Residents in flood vulnerable areas of Pelham were cautiously optimistic after seeing plans for a multi-phase stormwater remediation project.
“For the first time, I feel like my prayers are going to be answered,” said Cherry Charlton. “I think it’s going to happen in my lifetime.”
The flooding she’s experienced at her 7th Ave home and the hope for relief has spanned a long time.
“I’ve lived there for 33 years,” Charlton said at the Pelham Board of Trustees meeting earlier this week. “I’ve been to so many meetings. I was one of the youngest ones when we started and now I’m one of the oldest [in the room].”
Dennis Rocks, consulting engineer for Leonard Jackson Associates, presented renderings for a long awaited, multi-phase project that, when completed, will connect Glenwood Lake to the Hutchinson River and significantly expand the drainage capacity of the underground piping system.
While the current system has the capacity of a “One Year Storm” with some pipes as small as 12 inches in diameter, the finished system would have a significantly larger capacity with pipes as large as 72 inches in diameter.
“The capacity of each phase is different,” said Rocks. “Most of this design is a fifty-year [storm] design capacity.”
Rocks said much of the work for the renderings presented at Tuesday's meeting were from a 2009 stormwater management study commissioned by the village.
Village Administrator Robert Yamuder explained that the project Rocks presented would be constructed out of sequence, as funding was secured.
“The three middle stages are proposed and not yet funded,” Yamuder explained. “The plan now is to start Phase 1 of the project, which runs along Third Street, and then take on Phase 7 at Glenwood Lake.”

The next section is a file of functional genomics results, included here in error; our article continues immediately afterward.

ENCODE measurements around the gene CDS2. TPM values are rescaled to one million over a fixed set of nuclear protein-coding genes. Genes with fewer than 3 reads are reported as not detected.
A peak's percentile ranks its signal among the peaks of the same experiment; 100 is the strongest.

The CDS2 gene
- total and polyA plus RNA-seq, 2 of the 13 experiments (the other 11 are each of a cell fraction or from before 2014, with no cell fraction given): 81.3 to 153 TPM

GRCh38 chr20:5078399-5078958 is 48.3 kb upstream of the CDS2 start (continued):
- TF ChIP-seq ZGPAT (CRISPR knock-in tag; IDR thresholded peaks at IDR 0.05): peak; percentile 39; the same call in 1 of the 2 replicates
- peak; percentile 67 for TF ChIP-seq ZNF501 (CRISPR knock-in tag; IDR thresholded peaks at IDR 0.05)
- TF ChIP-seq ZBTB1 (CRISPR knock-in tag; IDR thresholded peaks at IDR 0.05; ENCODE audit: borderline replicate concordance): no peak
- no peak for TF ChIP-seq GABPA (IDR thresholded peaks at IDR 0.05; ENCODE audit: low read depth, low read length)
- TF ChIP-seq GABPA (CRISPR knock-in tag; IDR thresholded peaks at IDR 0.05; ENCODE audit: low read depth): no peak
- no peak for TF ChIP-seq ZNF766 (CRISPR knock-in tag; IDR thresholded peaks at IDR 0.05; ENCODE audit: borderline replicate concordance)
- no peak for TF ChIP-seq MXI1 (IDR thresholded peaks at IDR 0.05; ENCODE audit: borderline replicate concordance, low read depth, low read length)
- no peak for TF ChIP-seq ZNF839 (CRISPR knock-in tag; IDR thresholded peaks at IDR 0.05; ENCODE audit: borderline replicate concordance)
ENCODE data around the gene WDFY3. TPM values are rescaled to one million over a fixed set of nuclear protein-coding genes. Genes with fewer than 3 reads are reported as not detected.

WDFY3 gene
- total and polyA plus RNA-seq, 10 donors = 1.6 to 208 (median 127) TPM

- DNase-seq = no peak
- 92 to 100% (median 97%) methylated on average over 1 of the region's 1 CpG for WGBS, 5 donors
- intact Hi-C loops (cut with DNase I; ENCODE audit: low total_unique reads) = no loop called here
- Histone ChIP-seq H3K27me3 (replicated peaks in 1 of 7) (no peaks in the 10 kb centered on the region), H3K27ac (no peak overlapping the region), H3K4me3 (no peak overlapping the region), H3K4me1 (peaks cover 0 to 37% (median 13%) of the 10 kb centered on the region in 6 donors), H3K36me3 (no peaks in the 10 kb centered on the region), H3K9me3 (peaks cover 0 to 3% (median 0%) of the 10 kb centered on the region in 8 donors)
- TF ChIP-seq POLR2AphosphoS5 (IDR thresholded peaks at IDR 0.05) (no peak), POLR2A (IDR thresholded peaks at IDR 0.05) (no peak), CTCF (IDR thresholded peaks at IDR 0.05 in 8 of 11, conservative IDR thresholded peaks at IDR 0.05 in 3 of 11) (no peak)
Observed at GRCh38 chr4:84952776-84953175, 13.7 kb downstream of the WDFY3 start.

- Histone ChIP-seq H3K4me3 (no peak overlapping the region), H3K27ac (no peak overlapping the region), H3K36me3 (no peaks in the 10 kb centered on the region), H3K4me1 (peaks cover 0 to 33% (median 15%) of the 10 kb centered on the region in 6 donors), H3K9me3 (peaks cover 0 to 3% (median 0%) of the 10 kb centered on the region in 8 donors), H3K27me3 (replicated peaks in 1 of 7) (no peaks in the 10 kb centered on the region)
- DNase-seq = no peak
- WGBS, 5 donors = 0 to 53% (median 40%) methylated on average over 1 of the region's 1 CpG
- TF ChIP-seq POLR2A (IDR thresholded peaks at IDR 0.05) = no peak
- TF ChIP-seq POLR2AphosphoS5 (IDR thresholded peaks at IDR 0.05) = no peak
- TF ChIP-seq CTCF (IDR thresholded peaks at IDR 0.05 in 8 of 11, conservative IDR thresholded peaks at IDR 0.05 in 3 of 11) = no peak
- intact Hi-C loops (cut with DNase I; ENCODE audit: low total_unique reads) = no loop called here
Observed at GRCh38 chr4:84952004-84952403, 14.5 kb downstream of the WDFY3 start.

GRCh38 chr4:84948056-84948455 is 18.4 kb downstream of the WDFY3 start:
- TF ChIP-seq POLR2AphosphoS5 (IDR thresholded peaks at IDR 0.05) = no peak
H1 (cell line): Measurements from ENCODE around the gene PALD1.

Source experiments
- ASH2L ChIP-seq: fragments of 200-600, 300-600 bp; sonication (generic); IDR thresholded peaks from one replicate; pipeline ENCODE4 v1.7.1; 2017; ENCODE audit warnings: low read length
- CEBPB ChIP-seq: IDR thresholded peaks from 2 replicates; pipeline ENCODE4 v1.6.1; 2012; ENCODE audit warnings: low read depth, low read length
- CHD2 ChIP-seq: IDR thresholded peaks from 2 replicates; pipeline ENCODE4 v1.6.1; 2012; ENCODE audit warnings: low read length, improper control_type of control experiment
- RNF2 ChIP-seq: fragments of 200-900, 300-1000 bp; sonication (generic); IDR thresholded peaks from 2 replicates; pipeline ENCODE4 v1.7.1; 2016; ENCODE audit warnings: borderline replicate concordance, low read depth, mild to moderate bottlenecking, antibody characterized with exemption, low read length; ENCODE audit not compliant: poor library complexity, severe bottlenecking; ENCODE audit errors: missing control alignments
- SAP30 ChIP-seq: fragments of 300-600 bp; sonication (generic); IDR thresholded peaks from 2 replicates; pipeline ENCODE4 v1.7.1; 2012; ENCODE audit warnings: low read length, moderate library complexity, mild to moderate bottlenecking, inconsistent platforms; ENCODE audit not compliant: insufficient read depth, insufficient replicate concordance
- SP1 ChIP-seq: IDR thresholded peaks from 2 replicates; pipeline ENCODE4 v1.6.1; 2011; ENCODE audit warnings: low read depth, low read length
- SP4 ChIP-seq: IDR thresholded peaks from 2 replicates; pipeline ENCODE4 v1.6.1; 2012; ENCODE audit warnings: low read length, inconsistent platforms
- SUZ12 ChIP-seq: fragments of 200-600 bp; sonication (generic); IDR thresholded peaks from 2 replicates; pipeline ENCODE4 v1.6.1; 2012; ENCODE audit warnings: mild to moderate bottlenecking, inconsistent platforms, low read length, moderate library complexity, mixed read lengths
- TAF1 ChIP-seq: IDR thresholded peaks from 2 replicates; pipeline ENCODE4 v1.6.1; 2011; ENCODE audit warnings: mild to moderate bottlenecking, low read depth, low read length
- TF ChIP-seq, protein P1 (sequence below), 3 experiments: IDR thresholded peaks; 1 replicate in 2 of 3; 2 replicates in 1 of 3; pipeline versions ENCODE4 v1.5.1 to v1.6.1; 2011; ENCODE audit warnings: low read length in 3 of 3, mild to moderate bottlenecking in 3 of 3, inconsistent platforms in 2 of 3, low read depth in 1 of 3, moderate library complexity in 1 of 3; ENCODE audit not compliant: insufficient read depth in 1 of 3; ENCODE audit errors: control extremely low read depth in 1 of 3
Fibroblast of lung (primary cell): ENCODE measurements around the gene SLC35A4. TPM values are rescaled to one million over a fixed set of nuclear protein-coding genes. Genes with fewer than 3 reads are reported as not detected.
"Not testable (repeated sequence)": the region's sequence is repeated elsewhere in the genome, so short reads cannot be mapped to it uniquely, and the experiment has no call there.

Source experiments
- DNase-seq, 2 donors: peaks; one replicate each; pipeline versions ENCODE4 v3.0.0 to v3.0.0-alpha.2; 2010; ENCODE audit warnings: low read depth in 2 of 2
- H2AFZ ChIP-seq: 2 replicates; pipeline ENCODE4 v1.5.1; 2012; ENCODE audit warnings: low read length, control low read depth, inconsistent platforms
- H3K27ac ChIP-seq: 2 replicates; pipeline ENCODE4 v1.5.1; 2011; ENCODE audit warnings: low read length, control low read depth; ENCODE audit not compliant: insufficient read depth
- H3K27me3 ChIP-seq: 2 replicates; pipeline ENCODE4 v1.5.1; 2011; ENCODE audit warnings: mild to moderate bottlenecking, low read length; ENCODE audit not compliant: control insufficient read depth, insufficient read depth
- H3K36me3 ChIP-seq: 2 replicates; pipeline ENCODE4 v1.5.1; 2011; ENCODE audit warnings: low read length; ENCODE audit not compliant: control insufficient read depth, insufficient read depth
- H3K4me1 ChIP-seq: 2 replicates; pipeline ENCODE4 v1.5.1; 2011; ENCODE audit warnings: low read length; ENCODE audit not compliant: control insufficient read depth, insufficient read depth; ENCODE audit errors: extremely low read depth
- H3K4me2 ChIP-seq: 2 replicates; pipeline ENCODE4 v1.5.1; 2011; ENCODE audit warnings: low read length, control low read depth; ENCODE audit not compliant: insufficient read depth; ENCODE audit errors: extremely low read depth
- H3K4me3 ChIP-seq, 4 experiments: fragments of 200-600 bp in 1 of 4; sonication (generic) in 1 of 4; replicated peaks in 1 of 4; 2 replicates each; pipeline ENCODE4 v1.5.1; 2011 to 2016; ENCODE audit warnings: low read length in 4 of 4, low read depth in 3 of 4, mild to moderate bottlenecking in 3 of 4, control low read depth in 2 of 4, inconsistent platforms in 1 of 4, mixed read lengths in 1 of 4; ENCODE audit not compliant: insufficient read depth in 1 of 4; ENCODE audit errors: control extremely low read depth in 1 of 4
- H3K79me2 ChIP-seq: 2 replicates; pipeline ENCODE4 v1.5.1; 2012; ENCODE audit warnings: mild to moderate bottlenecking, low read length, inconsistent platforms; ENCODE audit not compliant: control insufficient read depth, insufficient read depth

Trustee Suzan Marciona was not impressed by the project or plans to construct it out of sequence. After questioning Rocks at length about different aspects of his design, she finally said she did not yet support the project
“I have very strong reservations,” Marciona said, “Grave concerns that by increasing [the flow of] water, that will impact that before we have a chance to widen that pipe.”
In response, Rocks conceded his plans did not anticipate the project being constructed out of sequence as Yamuder and Mayor Hotchkiss explained during the meeting, but he said his firm could provide analysis of how that approach would impact flooding until completion.
Rocks said, “This project was designed to be constructed from downstream to upstream. If [it’s] constructed in another order, we will have to re-evaluate… [we can] artificially constrict capacity until upstream segments are available.”
Once underway, Rocks said construction of the project could be complete in less than one month. At this point, Rocks said he will be working with utility companies to develop strategies to ensure uninterrupted service and safe conditions during construction.
“I have a good feeling about this,” said Charlton. “Please see what you can do for us...we have suffered too long.”